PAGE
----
“Prometheus...brought the fire that hath proved to mortals a means to a mighty end.”
— Anonymous
“No matter how vast the darkness, we must supply our own light.”
— Stanley Kubrick

The cliffhanger has made an unlikely comeback in an age when computers and a host of electronic devices make the instantaneous gratification of any urge for entertainment as easy as a key stroke or push of a button.
As a ‘plot device’ employed by writers of serialized fiction, the cliffhanger is written in episodes, each one ending with some dilemma or revelation that serves as the ‘hook‘ intended to entice the reader to wait in fevered anticipation for the next episode. The cliffhanger, according to The New Yorker’s Emily Nussbaum, unabashedly reveals itself to be an ‘artificial’ and ‘manipulative’ means to keep the reader coming back that, in the hands of a skilled writer with an intricately woven plot, achieves its aim. Reece Hirsch—a San Francisco-based attorney and up-and-coming novelist with Marceline roots—is one such writer, and his latest creation, The Adversary, is built around the kind of plot that keeps its readers on the edge of their seats and begging for more.
As readers may recall, Reece Hirsch is the grandson of Marceline’s Allie Reece, and the LCL reviewed his first published book, The Insider, in 2010. Reece, who returned to Marceline last June to attend the funeral of his brother, Brad, says this of Disney’s boyhood home: “I’ve visited Marceline since I was a child, and the town has occupied such a prominent place in the life of my family. In a strange way, I feel that Marceline is more my hometown than many of the places where I actually lived growing up.”              
The Atlantic magazine’s Megan Garber explains that the last great wave of cliffhangers in print were published in the mid-19th Century, and their most notable creator was none other than Charles Dickens. Describing what popularized those whodunits over 170 years ago, Garber observes: “That wave of serialized fiction was the product of particular historical forces, among them rising literacy rates, industrial advances in printing, and periodicals’ need to sustain reader interest over time. But it was the product of something else, too, something less technologically contingent and more human: the anticipatory pleasure that can come from the simple act of waiting.”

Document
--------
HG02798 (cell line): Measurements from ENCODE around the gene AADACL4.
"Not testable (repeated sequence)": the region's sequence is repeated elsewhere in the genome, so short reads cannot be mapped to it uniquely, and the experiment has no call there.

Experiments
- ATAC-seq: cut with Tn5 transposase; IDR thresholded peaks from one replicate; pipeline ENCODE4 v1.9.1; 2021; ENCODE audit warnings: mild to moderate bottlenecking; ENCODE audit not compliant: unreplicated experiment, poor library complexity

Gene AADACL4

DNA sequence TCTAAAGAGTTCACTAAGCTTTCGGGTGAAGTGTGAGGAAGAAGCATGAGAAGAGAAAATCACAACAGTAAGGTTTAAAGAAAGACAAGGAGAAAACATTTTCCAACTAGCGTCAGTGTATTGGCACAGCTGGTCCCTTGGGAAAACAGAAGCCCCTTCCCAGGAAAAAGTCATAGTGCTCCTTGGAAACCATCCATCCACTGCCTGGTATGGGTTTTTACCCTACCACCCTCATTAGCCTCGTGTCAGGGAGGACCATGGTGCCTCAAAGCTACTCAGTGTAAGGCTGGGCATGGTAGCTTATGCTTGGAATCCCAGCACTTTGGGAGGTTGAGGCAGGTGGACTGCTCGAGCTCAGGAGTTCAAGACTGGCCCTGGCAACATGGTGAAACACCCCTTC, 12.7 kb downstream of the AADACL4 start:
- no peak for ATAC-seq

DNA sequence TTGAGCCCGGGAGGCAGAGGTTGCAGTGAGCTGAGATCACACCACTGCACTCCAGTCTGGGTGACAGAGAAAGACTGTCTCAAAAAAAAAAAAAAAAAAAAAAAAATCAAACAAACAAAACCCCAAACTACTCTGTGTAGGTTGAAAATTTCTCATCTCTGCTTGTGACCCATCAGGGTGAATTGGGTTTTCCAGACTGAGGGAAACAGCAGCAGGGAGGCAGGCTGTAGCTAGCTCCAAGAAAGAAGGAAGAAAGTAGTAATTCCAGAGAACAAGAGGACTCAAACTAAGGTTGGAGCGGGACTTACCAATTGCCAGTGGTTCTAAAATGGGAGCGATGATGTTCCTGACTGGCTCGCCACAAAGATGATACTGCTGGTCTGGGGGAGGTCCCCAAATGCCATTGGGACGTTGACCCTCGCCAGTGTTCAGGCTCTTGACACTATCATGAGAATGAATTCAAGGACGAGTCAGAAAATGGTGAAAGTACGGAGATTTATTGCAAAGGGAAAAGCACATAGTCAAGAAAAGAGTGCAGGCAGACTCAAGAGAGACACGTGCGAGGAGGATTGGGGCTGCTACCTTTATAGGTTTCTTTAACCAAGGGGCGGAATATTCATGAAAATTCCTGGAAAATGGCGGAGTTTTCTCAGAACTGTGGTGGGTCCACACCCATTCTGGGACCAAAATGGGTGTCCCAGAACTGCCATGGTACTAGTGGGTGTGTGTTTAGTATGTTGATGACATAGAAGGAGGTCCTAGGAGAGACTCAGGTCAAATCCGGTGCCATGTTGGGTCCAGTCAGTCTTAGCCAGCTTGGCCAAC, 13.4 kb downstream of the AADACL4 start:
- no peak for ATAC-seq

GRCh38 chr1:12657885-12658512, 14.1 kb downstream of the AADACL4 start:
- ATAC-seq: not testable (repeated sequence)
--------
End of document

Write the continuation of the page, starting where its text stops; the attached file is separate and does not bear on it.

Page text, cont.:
Ironically, the very electronic devices that have the capacity to cheat us out of enjoying such anticipatory pleasure, are instead part of the reason the cliffhanger is now making a resurgence. Those devices, particularly when used in conjunction with social media such as Facebook and Twitter, allow viewers of televised serials to communicate with one another about what they are viewing.
While that explanation works particularly well with television and tweeting about an episode in real time, we probably need something else to explain why cliffhangers are making a comeback in the written medium. Garber theorizes, “We sometimes choose delay over immediacy—the small portions over all-you-can-eat binges—because episodes bring order to our lives.” We sometimes need entertainment that is compartmentalized, with a definite beginning and end, in a specific time slot rather than continually flowing and always being available. As Garber reasons, “Those who are reviving the serial form are embracing the value of the one thing the digital world doesn’t provide on its own: limits.”